"Burial-Places in Cambridge ... As early as 1634-35, one John Pratt was granted two acres of land, described as situated 'By the old Burying Place without the common pales.' This deed indicates the first land used for burials, which was located, as nearly as can be ascertained, on the northerly corner of the present Ash and Brattle streets, outside of the stockade which was erected in 1632. ...... This burial-place was discontinued when the present ancient ground on the corner of Massachusetts Avenue and Garden Street was set apart for burials, and ordered 'paled in' early in 1635-36. One hundred years later, 1735, the town, with the assistance of the college, built a substantial stone wall in the front, on 'Menotomy Road,' at a cost of 150. ..... This wall was removed some forty years since, and a wooden fence built, which in turn was taken away, and in 1893 the present substantial iron fence erected .... This 'God's Acre,' as it is often called, containts the dust of many of the most eminent persons in Massachusetts; the early ministers of the town ...early presidents of Harvard College, ....the first settlers and propreitors, ...... It is much to be regretted that so many graves remain unmarked, and equally so that the names of the tenants of many costly tombs re unknown by the very imperfect registration, or want of registration, in the town records. .... Several of the substantial above-ground monuments had tablets inserted with names thereon, which have been broken out and lost, and only a blank aperture remains. This was caused largely by the scarcity of lead in the Revolution, when the lead in which the tablets were embedded was removed for bullet-making, at the same time that the old church building nearby was desecrated. ..... In 1870, the city erected a simple but appropriate monument to mark the place of burial of a few of the Cambridge Minutemen, killed April 19, 1775. On the occasion of its dedication ... Rev. Dr. McKenzie delivered a very interesting and suggestive address. He said most eloquently that it was pleasant for us to remember that our domain was wider then than now, and with a worthy pride we claim the glory of Menotomy for the praise of Cambridge. Arlington may guard their dust, Cambridge will overleap the narrow brook and claim them for their own, and let the 19th of April, 1775, hereafter be known, as it always should have been, as the day of the battle of Lexington and Concord, and Cambridge. More men were killed and wounded within the then limits of Cambridge than in all the other towns. ..... In searching in 1870, to find the place of burial preparatory to erecting this monument, were made along the northerly line of the grounds, and several skulls were found with bullet holes, showing where some of our killed at Bunker Hill were buried; ... In the year 1845, Mrs. William T. Harris published a very useful book of epitaphs from this old ground, 'from the earliest date to the year 1800.' In the years succeeding 1800, with a few exceptions, the names only, on the monuments.. are given. ... In 1885 the City Council placed this ancient burial-ground in charge of the Board of Cemetery Commissioners. By their direction it was thoroughly renovated, ornamental trees and shrubs were planted, the gravestones righted and otherwise put in a condition suitably becoming the resting-place of so many of our honored dead. About the year 1811, with the continued growth of East Cambridge and Cambridgeport, the old ground had become crowded, and 'more than once' entirely filled; then an urgent call was made for another burial-place. Two and one-fourth acres of ground were purchased on Broadway, at the corner of Norfolk Street. This was used for nearly a half-century, .. until the year 1854, when the present cemetery on Coolidge Avenue was laid out under the direction of the committee appointed by the city government. The services of consecration were held on the premises November 1, 1854, and this beautiful spot was sacredly set apart for its new purpose. ... who aptly said in reference to the place: 'Its locality, .. its seclusion from the great thoroughfares of life, make it a spot preeminently adapted to the end for which it has been chosen. .... The original purchase contained about twenty-five acres. Since then, additions of land have been made on the northern boundary, and by further purchase of the Winchester estate on the south, so that, today, the whole area is more than sixty acres. The Broadway ground was disused in 1865, ...'City of Cambridge is hereby authorized, at the expense of the city, to remove the remains of the dead from the burial ground ... .. to the Cambridge cemetery ..... Said ground shall be surrounded by suitable enclosures, and shall forever remain unused for a public street, unoccupied by any building, and kept open as a public park. ..... Hope this is of interest ! Betty (near Lowell, MA)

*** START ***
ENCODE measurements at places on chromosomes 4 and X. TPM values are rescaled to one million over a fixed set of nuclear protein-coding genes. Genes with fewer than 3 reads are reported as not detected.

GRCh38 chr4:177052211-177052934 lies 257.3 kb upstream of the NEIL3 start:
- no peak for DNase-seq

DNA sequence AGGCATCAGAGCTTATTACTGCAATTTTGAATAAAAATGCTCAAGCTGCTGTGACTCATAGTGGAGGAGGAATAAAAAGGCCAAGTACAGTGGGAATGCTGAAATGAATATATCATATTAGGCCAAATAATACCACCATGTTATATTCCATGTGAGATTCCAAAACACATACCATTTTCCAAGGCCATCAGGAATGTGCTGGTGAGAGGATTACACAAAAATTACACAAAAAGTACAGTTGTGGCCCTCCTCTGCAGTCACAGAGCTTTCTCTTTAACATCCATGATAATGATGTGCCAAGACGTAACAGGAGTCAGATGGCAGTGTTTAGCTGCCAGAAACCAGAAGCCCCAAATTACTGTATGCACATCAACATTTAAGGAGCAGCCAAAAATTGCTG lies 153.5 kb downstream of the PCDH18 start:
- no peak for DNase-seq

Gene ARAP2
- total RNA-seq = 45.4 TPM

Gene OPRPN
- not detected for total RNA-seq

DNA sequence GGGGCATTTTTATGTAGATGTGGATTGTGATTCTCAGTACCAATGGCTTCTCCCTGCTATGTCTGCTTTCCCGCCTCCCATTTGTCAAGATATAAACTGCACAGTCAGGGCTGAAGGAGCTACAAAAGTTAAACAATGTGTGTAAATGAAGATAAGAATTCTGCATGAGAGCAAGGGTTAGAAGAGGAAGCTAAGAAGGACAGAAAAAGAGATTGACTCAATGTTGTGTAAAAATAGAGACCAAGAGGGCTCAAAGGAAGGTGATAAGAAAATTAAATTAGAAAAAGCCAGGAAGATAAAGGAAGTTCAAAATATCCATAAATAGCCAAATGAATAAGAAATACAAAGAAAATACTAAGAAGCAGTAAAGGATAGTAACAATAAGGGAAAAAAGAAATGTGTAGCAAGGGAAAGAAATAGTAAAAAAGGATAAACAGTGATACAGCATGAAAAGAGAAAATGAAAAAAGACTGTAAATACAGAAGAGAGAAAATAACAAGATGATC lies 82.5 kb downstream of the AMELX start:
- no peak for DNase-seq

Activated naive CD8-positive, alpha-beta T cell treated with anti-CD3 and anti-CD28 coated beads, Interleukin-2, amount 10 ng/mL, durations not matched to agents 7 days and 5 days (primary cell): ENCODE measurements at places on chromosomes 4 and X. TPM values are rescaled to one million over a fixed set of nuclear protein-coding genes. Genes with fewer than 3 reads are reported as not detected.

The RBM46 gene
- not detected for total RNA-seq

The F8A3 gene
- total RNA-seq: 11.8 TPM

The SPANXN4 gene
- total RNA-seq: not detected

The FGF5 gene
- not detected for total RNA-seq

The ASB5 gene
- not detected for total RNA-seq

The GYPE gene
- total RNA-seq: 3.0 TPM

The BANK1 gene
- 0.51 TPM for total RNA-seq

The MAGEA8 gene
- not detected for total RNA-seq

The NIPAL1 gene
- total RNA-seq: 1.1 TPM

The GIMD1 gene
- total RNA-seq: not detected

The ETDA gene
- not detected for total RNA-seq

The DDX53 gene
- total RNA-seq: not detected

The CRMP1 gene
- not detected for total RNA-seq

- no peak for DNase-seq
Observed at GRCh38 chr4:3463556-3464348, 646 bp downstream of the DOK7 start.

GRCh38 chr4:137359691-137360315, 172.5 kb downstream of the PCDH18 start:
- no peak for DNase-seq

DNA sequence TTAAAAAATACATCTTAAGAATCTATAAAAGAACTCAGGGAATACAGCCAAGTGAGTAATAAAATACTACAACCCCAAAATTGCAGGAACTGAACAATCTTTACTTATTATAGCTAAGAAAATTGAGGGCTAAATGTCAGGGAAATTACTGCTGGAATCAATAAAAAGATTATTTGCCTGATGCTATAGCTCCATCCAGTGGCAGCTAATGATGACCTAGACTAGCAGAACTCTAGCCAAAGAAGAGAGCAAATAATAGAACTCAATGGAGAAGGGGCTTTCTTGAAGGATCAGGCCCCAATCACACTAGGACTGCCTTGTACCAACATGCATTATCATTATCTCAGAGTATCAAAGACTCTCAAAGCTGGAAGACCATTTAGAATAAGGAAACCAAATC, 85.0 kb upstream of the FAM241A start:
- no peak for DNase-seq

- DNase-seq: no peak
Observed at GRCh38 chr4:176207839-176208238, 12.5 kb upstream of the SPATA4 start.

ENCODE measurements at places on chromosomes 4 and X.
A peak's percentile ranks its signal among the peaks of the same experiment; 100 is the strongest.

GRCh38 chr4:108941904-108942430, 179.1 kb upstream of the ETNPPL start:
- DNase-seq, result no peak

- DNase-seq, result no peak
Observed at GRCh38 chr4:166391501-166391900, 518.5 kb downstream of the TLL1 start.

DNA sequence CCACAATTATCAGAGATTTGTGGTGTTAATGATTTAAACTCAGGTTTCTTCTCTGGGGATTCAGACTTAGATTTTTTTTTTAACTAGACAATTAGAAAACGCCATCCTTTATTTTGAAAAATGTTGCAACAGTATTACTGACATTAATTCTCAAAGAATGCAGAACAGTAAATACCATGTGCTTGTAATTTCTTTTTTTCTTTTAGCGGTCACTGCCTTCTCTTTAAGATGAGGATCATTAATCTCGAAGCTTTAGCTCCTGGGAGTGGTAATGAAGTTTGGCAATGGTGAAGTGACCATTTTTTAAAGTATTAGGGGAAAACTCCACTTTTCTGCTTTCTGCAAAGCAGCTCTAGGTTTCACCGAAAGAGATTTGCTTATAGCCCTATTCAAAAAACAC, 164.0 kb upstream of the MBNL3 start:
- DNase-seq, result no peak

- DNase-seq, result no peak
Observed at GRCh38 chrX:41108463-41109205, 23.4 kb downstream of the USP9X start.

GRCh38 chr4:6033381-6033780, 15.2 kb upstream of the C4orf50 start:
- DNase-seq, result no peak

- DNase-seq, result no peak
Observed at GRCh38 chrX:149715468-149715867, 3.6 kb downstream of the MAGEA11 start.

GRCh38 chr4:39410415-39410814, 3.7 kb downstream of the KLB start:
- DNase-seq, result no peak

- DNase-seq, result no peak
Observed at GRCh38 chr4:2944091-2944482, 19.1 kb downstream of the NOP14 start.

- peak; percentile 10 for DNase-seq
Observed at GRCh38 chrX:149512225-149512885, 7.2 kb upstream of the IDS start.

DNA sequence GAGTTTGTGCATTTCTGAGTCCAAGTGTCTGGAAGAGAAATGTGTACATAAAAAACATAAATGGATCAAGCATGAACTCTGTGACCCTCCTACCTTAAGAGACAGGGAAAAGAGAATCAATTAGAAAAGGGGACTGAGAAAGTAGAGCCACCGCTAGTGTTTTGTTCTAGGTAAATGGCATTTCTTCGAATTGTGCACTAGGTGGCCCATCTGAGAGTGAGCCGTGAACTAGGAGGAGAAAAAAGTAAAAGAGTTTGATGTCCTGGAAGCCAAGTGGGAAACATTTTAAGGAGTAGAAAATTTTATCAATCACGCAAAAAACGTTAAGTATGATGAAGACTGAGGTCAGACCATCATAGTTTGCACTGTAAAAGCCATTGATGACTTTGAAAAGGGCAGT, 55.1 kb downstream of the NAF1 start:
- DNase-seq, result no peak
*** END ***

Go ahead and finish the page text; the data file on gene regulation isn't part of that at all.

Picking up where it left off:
Subject: Bancroft tombstones at Groton, Mass. Source: Epitaphs from the Old Burial Ground, Groton, MA by Dr. Samuel A. Green, 1878 http://tfeeney.esmartbiz.com/janice.htm The full book of inscription (Groton) are at my website - book is downloadable.


To: MAMIDDLE-L@rootsweb.com
Subject: Burial listing for Byrnes at St. Stephen Cemetery
I would like listing of Byrnes surname that buried in St. Stephen Cemetery in Framingham.